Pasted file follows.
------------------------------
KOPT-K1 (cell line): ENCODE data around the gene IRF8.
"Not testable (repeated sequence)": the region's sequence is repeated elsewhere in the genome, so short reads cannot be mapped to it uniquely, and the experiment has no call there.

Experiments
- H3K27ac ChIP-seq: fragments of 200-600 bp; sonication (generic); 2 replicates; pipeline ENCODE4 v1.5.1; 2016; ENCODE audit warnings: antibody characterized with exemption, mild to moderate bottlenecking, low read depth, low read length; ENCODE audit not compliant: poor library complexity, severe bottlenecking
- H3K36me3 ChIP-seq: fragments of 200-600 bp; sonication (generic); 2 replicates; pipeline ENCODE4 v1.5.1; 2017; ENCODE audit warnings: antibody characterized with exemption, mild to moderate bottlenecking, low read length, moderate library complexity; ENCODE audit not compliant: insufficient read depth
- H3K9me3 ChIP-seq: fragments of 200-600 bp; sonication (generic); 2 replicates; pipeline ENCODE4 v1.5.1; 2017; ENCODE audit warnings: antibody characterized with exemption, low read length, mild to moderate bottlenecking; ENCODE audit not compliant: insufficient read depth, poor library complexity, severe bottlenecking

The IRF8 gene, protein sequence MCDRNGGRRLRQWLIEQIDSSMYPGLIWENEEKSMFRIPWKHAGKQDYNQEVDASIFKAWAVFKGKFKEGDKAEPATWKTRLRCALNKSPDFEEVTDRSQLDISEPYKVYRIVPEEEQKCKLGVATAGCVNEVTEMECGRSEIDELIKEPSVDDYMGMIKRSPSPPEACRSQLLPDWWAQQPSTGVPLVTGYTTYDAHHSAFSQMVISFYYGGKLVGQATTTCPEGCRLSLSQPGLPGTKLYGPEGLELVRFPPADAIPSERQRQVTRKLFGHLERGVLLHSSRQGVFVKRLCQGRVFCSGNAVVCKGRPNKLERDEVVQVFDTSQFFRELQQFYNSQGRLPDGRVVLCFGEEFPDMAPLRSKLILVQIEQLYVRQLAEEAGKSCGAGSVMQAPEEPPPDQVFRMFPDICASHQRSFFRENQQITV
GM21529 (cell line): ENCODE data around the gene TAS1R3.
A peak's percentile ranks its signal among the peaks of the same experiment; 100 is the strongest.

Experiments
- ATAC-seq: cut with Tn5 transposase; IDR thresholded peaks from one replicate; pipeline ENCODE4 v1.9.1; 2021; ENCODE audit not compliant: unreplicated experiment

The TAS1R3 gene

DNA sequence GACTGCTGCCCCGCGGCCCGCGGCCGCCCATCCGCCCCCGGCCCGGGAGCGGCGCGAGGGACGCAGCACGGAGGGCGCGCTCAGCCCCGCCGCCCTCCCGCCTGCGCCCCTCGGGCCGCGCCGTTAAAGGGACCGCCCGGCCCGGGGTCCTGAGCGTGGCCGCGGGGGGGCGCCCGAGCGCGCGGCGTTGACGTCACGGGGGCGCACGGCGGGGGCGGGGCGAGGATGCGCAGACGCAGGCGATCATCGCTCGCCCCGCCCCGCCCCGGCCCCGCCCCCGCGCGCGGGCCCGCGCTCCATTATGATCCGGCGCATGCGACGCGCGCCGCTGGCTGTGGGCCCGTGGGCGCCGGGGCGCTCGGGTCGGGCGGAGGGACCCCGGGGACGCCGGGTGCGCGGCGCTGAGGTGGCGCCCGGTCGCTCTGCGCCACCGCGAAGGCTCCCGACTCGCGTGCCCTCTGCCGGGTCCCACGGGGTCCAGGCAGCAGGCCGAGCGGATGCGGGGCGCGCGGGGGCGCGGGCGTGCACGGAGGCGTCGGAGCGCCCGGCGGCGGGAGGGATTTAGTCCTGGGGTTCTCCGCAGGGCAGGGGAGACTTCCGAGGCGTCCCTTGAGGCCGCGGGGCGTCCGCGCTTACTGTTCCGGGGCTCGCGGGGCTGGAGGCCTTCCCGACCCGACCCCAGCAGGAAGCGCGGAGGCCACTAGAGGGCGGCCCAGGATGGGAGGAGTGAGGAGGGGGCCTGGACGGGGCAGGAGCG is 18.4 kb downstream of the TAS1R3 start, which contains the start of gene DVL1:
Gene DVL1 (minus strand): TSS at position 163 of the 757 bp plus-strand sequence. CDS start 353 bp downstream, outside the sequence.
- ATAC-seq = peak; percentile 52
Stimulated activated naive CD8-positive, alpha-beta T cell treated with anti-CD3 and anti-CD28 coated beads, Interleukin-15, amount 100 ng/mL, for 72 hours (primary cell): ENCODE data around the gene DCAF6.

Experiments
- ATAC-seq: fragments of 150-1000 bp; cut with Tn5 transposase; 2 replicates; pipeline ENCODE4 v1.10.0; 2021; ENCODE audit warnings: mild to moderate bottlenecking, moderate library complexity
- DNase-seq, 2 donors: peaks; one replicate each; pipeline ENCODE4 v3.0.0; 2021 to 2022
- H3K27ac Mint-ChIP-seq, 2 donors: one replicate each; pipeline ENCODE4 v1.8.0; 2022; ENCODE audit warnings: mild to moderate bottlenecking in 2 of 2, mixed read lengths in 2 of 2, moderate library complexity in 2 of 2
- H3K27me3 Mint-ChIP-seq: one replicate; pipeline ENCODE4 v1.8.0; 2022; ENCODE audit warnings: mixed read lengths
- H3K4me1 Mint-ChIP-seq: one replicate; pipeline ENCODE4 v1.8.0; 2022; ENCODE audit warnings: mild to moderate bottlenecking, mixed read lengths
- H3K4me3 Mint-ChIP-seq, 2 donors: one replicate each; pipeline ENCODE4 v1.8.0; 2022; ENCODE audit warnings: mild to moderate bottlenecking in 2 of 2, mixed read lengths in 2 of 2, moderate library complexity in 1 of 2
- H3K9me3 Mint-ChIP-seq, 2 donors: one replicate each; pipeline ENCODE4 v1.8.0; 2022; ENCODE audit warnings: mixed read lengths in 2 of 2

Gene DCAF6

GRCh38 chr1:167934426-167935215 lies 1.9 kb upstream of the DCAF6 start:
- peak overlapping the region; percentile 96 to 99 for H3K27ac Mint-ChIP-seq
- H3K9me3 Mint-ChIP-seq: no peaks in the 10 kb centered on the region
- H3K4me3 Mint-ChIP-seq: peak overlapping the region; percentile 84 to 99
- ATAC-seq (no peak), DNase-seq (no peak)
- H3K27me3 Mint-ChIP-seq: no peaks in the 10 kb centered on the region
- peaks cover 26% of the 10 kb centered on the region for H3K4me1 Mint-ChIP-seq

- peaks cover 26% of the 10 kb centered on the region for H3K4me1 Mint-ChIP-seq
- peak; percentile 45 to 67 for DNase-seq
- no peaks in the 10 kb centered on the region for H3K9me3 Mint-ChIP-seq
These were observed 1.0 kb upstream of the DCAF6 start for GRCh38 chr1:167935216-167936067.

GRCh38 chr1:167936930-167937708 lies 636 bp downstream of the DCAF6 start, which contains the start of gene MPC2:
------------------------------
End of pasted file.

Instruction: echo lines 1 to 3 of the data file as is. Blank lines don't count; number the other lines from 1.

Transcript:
KOPT-K1 (cell line): ENCODE data around the gene IRF8.
"Not testable (repeated sequence)": the region's sequence is repeated elsewhere in the genome, so short reads cannot be mapped to it uniquely, and the experiment has no call there.

Experiments